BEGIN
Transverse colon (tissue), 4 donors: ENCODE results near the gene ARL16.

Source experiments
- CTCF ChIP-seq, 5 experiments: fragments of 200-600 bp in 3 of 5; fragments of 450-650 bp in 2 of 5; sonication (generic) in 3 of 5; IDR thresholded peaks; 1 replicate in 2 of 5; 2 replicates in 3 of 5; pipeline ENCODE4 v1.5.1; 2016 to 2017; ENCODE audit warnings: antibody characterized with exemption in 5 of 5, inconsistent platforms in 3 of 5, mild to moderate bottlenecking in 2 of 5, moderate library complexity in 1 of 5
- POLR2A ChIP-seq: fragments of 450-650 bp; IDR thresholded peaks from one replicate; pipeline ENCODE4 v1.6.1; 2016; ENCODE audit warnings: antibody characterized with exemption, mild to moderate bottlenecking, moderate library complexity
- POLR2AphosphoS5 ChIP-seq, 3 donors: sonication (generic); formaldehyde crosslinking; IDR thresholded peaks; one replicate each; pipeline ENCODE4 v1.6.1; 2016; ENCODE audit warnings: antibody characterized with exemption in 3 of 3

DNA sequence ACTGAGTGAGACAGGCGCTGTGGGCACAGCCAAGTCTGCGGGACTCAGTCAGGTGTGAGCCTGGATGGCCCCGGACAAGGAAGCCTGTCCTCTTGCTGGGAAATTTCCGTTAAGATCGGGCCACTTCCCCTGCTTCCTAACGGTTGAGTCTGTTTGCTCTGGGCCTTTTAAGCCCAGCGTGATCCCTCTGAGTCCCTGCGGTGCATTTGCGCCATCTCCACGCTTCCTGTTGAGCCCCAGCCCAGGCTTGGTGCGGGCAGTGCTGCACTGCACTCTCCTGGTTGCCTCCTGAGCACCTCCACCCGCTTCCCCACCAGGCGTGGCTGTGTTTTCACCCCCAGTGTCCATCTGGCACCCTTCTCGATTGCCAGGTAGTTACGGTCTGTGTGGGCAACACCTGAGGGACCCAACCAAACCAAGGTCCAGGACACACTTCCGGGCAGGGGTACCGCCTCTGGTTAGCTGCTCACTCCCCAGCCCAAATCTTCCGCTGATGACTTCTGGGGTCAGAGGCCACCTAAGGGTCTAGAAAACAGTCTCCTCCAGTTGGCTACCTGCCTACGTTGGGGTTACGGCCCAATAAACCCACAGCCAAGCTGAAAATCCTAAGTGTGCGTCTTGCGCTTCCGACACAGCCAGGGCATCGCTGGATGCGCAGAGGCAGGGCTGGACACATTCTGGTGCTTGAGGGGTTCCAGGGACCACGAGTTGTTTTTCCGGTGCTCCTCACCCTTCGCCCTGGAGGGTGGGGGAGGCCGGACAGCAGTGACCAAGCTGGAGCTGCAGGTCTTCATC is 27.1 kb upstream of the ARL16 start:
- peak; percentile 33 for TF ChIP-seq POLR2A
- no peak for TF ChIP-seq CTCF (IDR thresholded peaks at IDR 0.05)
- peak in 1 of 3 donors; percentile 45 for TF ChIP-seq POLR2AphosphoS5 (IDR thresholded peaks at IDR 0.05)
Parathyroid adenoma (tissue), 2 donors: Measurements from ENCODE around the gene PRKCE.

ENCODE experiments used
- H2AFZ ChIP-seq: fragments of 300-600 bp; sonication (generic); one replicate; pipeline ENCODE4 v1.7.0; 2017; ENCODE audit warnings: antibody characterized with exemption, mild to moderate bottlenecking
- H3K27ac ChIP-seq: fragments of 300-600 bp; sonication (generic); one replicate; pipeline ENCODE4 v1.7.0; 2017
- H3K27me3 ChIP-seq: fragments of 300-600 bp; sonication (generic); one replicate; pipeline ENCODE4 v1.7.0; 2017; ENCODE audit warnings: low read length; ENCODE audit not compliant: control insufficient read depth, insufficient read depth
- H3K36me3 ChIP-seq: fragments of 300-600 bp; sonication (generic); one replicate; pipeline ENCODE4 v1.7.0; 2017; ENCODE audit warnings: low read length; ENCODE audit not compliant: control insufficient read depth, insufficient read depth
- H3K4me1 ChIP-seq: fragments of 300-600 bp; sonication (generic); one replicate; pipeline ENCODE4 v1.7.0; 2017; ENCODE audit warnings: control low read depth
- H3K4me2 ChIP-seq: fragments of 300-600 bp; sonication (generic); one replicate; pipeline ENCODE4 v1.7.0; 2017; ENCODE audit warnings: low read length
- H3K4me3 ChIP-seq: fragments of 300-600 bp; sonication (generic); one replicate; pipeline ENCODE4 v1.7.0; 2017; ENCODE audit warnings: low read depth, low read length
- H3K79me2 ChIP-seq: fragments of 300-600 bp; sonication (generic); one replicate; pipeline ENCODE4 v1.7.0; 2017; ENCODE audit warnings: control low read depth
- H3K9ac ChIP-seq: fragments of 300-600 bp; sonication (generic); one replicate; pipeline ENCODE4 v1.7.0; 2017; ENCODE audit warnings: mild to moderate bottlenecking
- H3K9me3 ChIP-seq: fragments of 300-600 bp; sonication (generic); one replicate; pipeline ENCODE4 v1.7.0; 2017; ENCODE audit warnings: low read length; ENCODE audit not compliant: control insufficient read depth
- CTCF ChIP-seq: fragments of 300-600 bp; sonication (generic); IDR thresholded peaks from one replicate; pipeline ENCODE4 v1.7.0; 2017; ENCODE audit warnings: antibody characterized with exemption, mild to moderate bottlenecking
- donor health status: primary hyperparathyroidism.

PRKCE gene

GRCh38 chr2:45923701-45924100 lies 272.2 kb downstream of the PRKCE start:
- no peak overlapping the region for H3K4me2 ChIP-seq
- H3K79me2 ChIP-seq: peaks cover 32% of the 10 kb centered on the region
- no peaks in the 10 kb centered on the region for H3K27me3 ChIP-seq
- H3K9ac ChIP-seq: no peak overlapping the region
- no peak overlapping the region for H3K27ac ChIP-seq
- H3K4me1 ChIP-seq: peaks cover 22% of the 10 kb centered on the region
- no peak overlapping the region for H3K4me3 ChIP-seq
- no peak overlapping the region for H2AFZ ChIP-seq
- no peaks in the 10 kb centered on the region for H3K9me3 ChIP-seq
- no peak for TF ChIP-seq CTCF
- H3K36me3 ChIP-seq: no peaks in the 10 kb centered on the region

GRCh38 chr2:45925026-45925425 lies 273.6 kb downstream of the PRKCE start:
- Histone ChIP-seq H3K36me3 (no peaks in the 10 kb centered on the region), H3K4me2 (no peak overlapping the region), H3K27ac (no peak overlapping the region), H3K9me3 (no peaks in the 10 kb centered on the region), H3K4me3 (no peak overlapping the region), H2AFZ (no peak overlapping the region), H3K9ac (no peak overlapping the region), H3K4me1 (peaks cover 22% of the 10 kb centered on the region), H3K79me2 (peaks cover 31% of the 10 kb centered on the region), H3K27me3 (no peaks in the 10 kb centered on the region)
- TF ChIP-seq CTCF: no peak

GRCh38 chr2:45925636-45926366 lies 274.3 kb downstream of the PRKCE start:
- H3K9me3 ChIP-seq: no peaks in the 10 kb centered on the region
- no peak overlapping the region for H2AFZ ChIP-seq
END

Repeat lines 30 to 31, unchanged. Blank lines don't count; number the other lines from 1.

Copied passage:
- no peak overlapping the region for H3K27ac ChIP-seq
- H3K4me1 ChIP-seq: peaks cover 22% of the 10 kb centered on the region